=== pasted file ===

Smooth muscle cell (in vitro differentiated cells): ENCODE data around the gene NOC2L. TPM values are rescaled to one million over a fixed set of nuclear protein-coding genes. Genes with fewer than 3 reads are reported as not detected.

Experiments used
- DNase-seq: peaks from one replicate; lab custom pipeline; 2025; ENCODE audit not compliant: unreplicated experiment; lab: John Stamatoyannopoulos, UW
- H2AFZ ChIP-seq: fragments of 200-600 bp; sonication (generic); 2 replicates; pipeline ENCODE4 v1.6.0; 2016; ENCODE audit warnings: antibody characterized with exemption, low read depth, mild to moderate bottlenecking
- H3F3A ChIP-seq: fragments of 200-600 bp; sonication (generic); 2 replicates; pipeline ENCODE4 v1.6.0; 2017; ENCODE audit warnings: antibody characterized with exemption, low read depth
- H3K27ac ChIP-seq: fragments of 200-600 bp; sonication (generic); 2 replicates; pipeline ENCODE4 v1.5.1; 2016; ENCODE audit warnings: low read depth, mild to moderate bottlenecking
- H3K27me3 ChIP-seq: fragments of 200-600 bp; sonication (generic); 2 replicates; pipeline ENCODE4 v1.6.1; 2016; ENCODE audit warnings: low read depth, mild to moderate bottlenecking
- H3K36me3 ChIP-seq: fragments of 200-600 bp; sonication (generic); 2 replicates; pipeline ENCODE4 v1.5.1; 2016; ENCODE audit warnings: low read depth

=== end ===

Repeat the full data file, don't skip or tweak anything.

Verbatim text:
Smooth muscle cell (in vitro differentiated cells): ENCODE data around the gene NOC2L. TPM values are rescaled to one million over a fixed set of nuclear protein-coding genes. Genes with fewer than 3 reads are reported as not detected.

Experiments used
- DNase-seq: peaks from one replicate; lab custom pipeline; 2025; ENCODE audit not compliant: unreplicated experiment; lab: John Stamatoyannopoulos, UW
- H2AFZ ChIP-seq: fragments of 200-600 bp; sonication (generic); 2 replicates; pipeline ENCODE4 v1.6.0; 2016; ENCODE audit warnings: antibody characterized with exemption, low read depth, mild to moderate bottlenecking
- H3F3A ChIP-seq: fragments of 200-600 bp; sonication (generic); 2 replicates; pipeline ENCODE4 v1.6.0; 2017; ENCODE audit warnings: antibody characterized with exemption, low read depth
- H3K27ac ChIP-seq: fragments of 200-600 bp; sonication (generic); 2 replicates; pipeline ENCODE4 v1.5.1; 2016; ENCODE audit warnings: low read depth, mild to moderate bottlenecking
- H3K27me3 ChIP-seq: fragments of 200-600 bp; sonication (generic); 2 replicates; pipeline ENCODE4 v1.6.1; 2016; ENCODE audit warnings: low read depth, mild to moderate bottlenecking
- H3K36me3 ChIP-seq: fragments of 200-600 bp; sonication (generic); 2 replicates; pipeline ENCODE4 v1.5.1; 2016; ENCODE audit warnings: low read depth